Individual appointments are a great way to make a personal contact and build trust, which is so important in business. Having the opportunity to meet in a setting such as IMEX will usually result in a better working relationship compared to cold calling or emails. Individual appointments allow exhibitors and buyers to hold a relaxed and friendly business conversation where they can discuss business opportunities.
Preparing for appointments at IMEX is crucial and researching each buyer in advance is highly recommended. Where available this can be done using the buyer’s profile in the IMEX system in addition to the exhibitor’s own CRM system. An exhibitor who is able to show a buyer what they think the buyer is looking for will not only impress the buyer, it will save precious time and make the appointment more appropriate and effective.
It is paramount that the exhibitor understands the role of the buyer, the parent organisation and the organisation’s procurement procedures. Corporate buyers have very different needs and procurement procedures to association, third party and agency buyers.
The type of events planned can also be dramatically different ranging from exclusive international incentive travel to large-scale medical congresses to internal corporate meetings. The type of event directly affects the buyer’s needs. Certain industries, in particular medical meetings, are subject to compliance rules and codes of practice that exhibitors should be aware of. This type of information can be useful for the exhibitor to make the best use of an appointment.
The IMEX messaging service allows for communication before, during and after the show between the exhibitor and the buyer once an appointment is confirmed. In effect the conversation can start before the appointment.
Buyers are encouraged to create one or more appointment profiles which give exhibitors a full range of useful information. This feature also enables buyers to upload RFPs to their appointments. If a buyer has not sent this we recommend that the exhibitor ask for it and use it to prepare for the appointment in advance. This may enable the exhibitor to prepare a specific proposal for the buyer.
A comfortable seating arrangement along with an offer of refreshments or coffee is always a great way to start an appointment.
Thirty minutes is very short so it’s important to use the time wisely. Ideally the exhibitor will already know what the buyer is looking for, but if this is not the case it should be established promptly. Does the buyer have a particular event in mind or are they just prospecting?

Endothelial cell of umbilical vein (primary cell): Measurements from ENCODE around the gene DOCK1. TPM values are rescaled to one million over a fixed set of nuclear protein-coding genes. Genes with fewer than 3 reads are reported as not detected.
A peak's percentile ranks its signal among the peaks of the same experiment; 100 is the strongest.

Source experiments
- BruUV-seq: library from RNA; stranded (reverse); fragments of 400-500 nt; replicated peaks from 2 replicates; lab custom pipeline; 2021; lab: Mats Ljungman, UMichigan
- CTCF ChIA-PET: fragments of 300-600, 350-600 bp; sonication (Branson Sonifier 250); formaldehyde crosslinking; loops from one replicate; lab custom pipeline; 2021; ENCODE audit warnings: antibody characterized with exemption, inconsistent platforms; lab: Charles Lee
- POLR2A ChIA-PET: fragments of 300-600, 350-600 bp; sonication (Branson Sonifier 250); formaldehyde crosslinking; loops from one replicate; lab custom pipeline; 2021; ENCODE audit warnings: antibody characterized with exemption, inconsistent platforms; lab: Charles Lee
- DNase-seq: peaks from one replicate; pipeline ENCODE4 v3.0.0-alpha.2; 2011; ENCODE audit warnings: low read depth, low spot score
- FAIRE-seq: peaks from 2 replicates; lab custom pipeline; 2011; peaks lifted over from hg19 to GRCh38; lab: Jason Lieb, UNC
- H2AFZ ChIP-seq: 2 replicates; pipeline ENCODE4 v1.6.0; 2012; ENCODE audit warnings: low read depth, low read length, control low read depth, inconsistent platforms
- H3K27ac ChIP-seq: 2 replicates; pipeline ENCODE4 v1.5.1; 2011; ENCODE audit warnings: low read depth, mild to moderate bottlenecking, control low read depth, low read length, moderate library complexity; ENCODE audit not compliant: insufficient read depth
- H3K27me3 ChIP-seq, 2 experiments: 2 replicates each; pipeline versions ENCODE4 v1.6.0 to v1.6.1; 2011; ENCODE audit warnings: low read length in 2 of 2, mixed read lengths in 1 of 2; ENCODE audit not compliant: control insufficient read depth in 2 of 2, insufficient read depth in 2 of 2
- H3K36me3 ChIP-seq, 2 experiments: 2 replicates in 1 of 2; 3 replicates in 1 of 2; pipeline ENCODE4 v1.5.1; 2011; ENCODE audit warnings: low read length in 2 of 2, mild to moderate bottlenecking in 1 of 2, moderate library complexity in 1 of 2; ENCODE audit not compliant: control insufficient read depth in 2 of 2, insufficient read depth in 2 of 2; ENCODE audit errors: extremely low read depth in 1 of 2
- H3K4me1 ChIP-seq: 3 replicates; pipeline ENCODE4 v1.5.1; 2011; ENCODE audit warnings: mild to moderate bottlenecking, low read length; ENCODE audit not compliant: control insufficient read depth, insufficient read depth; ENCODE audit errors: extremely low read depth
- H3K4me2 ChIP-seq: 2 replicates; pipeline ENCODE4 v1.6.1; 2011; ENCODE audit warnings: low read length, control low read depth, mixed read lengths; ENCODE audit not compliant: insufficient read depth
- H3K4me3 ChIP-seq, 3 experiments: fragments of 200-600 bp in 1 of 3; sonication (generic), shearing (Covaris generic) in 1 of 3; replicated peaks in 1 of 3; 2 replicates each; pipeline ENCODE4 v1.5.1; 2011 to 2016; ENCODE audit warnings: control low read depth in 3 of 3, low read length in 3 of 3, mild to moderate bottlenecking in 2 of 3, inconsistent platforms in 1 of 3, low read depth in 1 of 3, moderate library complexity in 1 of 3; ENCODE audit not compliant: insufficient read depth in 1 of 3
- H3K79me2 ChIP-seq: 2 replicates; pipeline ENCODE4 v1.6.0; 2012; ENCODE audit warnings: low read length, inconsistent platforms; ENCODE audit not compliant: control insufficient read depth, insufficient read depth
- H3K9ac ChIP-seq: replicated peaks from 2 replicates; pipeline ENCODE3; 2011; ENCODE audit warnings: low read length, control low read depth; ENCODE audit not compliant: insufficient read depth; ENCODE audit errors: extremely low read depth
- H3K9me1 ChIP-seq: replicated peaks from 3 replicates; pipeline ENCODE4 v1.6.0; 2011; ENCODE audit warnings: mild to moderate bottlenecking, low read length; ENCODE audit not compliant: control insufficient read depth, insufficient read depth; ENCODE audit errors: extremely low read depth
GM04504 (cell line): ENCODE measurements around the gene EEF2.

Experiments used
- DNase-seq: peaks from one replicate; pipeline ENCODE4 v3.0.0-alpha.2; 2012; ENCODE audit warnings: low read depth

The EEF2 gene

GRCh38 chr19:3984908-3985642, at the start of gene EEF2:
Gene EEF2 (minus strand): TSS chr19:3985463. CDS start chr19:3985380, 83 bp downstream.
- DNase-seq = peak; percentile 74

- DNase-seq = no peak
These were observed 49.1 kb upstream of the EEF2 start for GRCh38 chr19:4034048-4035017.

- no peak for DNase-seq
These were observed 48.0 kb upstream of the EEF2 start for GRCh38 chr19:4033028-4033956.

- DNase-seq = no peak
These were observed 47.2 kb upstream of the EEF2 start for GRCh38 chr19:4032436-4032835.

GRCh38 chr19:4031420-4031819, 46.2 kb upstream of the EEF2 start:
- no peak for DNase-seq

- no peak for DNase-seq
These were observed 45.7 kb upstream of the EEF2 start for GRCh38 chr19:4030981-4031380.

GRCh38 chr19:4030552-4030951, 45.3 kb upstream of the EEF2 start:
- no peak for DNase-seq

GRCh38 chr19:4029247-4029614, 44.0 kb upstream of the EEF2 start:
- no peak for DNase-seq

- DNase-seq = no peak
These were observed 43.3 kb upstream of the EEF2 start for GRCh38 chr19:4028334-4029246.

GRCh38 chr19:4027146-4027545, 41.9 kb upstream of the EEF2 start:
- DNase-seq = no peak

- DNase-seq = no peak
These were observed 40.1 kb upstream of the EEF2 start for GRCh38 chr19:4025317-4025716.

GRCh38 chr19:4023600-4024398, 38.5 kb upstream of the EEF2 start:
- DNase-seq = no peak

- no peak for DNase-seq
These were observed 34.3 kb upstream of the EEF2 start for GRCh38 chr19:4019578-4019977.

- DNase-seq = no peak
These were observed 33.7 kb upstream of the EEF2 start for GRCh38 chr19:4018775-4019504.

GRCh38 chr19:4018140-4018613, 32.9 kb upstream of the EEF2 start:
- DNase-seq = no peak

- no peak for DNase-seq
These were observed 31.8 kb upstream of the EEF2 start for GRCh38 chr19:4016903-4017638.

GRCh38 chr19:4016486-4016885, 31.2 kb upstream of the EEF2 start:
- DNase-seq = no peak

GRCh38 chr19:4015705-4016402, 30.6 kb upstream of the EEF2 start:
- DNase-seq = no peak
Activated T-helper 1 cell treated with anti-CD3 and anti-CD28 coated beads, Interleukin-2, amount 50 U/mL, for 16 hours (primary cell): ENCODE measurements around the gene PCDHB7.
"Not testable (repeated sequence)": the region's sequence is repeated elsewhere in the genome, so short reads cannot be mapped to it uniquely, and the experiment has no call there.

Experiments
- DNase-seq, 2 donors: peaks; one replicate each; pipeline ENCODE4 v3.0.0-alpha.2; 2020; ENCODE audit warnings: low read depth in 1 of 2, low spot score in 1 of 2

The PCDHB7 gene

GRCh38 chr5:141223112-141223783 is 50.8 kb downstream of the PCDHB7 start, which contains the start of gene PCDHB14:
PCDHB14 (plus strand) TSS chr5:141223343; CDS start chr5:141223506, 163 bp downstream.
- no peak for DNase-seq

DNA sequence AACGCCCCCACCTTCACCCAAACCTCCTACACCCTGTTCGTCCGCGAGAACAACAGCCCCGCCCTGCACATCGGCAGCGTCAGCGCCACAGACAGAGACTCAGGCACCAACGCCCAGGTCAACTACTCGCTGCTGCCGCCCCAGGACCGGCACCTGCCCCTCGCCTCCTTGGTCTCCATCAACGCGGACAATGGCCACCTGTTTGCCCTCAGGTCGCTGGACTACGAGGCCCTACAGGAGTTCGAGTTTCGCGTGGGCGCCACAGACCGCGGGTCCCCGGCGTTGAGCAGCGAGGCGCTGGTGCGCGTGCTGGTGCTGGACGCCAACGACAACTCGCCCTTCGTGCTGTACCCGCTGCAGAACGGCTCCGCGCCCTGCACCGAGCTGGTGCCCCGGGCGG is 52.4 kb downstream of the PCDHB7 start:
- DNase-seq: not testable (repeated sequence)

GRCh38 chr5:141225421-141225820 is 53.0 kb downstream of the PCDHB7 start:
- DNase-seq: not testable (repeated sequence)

Understanding the buyer’s knowledge and previous experience, if any, of a destination or product is important information that should be used to shape an appointment. With this information an exhibitor can lead an appointment as a friendly but targeted business conversation, ideally using open-ended questions.
Having a sales pitch well prepared is always useful, but this should not be forced on buyers from the start of an appointment and the pitch should be highly customised to the buyer’s needs, never a “copy paste” conversation.
The most important factors that influence the success of an appointment are communication skills, multicultural sensitivity and a genuine interest in the buyer’s needs. Proactive listening is encouraged, as is note taking.
Exhibitors may want to allow five minutes at end of the appointment to go into more detail on any issue that the buyer has shown a particular interest in or to gauge the buyer’s interest in the product.
Before ending an appointment both parties should agree on the next steps. Where applicable it may be useful for the exhibitor to connect the buyer with any relevant colleagues in an operational role or other and pass on relevant notes so that the buyer can continue the conversation and close the deal.
A personal follow up email within 48hours of an appointment is recommended. This can be just a simple email to establish a connection but if specific information has been requested, this should be acknowledged and sent within a week.
A generic email with a wide variety of attachments is unlikely to be well received, particularly if a specific piece of business was discussed during an appointment. This is also the case when the buyer did not actually have an appointment and was only scanned with a lead retrieval system.
In some cases the exhibitor’s products may not be right for the buyer. This does not mean that the personal contact made will not be important in the future, so a follow up focussed on building a relationship and not selling a product is a good approach.
Exhibitors also appreciate a reply from the buyers once the connection is made, after all that is common courtesy. If the exhibitor’s product is not the right fit, then it helps to let them know.
Exhibitors who have an industry certification or accreditation or have specific training are more likely to “speak the same language” as the buyers and this is always well received. Buyers understand that the selling process is challenging and value the exhibitors’ efforts.
Many thanks to the following IMEX hosted buyers and exhibitors who contributed to this post: